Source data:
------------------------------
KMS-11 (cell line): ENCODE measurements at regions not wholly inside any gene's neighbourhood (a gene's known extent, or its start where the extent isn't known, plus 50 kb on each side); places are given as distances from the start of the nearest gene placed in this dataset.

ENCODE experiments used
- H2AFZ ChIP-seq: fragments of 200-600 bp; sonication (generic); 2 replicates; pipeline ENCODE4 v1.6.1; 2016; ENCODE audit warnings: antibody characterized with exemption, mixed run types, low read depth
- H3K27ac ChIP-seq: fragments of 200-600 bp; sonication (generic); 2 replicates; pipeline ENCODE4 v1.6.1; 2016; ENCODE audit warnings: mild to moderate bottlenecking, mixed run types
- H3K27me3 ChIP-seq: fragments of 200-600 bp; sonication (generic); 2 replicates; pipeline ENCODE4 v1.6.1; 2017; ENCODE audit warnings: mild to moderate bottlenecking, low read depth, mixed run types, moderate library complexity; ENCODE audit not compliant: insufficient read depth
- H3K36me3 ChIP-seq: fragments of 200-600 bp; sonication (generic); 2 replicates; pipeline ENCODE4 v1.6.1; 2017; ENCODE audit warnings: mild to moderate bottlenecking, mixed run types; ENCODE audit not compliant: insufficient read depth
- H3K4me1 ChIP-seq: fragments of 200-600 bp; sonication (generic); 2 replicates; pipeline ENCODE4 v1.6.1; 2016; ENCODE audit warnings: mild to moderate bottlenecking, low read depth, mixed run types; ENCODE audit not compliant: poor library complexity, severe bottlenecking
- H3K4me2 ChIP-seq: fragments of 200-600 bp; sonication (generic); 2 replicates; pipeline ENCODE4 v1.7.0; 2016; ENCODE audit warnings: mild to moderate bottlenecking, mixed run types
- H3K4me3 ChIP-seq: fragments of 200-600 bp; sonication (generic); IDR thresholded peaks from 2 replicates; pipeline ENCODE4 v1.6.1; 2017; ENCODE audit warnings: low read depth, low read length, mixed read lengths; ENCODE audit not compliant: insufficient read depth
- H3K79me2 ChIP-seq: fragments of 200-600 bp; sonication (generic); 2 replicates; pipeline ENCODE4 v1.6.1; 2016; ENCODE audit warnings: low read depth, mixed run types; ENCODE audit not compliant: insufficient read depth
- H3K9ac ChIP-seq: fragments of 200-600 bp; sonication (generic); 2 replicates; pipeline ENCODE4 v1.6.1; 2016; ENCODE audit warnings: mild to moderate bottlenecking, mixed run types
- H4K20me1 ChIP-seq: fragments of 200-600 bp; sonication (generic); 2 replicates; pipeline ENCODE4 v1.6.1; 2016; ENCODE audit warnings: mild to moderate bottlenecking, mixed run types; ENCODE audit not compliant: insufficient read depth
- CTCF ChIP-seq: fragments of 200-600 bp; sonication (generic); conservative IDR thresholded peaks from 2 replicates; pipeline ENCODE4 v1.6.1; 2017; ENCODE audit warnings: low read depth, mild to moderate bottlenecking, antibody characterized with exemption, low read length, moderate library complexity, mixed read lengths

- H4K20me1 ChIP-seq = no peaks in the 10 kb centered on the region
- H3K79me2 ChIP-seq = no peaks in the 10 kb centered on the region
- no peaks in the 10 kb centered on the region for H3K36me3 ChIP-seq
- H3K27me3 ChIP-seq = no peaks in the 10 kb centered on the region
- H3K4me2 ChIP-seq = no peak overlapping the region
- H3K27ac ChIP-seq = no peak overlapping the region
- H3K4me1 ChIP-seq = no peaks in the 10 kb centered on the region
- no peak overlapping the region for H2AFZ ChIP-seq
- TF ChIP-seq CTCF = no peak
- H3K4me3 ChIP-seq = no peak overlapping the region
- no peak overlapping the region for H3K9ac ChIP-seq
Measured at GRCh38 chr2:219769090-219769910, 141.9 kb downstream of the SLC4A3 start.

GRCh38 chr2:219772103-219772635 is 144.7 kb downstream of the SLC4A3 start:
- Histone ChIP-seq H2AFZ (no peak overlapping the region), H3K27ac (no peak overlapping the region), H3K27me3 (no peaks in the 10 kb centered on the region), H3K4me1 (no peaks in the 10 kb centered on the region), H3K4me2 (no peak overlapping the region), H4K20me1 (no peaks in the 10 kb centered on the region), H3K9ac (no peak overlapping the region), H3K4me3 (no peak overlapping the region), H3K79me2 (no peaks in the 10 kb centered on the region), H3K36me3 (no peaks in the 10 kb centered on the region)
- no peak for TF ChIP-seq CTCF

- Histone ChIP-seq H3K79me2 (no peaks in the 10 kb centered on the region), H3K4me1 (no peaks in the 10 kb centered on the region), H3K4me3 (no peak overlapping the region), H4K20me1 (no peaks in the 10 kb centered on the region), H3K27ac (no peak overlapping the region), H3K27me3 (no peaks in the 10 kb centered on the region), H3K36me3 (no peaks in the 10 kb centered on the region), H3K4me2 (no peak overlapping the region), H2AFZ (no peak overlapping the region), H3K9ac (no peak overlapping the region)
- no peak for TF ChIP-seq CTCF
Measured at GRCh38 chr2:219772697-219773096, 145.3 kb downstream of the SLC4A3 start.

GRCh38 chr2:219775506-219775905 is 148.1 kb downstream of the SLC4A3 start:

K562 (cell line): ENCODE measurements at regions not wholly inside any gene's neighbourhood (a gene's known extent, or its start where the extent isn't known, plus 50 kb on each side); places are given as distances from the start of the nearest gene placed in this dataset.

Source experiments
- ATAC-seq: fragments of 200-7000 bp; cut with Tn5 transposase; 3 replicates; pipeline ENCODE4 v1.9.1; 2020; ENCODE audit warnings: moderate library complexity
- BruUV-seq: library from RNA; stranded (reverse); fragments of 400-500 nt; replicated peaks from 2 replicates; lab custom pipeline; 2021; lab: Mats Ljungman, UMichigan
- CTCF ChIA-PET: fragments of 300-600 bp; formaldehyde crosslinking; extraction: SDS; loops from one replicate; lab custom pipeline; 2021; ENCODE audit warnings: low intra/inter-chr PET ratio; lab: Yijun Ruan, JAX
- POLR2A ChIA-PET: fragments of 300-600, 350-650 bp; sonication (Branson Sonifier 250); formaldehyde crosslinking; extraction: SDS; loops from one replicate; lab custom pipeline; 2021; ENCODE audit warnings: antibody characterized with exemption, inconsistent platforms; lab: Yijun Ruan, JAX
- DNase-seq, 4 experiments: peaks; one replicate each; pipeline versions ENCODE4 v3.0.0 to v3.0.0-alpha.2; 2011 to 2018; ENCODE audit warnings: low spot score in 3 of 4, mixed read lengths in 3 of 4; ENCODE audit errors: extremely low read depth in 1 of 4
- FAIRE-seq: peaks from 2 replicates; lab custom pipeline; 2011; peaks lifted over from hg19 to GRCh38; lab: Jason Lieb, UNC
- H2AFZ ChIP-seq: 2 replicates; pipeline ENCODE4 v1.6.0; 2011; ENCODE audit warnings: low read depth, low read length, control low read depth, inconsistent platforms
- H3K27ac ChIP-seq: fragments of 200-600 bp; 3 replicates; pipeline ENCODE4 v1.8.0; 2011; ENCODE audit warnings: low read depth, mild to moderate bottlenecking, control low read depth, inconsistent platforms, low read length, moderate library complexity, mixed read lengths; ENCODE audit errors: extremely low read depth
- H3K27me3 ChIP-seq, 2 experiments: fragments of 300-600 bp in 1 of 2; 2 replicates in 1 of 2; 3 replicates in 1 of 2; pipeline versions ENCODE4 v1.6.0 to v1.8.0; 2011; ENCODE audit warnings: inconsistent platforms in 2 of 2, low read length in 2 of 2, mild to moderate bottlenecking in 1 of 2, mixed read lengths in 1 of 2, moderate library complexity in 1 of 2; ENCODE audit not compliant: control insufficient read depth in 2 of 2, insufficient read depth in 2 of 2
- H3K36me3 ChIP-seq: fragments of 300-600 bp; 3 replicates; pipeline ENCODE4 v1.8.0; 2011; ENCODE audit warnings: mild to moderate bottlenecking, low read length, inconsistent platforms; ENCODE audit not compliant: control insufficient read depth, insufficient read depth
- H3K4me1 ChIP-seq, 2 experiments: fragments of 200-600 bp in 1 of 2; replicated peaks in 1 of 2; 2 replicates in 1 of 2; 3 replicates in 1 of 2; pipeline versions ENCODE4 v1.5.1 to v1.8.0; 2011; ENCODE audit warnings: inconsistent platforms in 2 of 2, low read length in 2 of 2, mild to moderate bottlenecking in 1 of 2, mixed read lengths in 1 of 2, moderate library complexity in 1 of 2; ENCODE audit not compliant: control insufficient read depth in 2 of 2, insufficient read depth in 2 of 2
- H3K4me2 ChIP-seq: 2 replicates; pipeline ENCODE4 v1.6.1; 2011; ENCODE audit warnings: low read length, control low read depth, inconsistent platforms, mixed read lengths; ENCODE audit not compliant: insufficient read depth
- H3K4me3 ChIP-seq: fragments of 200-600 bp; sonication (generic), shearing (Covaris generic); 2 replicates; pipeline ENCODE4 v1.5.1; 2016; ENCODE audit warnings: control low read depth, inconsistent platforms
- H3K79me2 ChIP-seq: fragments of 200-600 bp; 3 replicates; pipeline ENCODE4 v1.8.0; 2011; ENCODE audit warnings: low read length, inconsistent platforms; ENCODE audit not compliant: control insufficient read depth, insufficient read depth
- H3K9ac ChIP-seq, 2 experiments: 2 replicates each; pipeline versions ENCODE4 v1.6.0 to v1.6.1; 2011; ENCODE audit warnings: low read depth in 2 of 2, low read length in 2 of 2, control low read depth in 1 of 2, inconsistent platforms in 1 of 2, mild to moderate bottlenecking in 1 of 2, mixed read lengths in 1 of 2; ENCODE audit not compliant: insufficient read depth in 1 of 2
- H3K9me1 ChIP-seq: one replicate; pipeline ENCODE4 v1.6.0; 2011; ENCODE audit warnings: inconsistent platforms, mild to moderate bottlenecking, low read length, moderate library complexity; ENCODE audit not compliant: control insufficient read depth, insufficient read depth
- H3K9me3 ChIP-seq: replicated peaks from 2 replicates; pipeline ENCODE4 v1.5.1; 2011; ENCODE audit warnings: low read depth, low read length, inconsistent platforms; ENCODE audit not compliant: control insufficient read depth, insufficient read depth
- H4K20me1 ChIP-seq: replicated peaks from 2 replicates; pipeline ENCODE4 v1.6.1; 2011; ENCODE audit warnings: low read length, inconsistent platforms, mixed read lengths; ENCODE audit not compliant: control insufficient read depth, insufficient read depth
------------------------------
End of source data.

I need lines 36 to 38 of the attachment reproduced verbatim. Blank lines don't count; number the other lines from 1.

- BruUV-seq: library from RNA; stranded (reverse); fragments of 400-500 nt; replicated peaks from 2 replicates; lab custom pipeline; 2021; lab: Mats Ljungman, UMichigan
- CTCF ChIA-PET: fragments of 300-600 bp; formaldehyde crosslinking; extraction: SDS; loops from one replicate; lab custom pipeline; 2021; ENCODE audit warnings: low intra/inter-chr PET ratio; lab: Yijun Ruan, JAX
- POLR2A ChIA-PET: fragments of 300-600, 350-650 bp; sonication (Branson Sonifier 250); formaldehyde crosslinking; extraction: SDS; loops from one replicate; lab custom pipeline; 2021; ENCODE audit warnings: antibody characterized with exemption, inconsistent platforms; lab: Yijun Ruan, JAX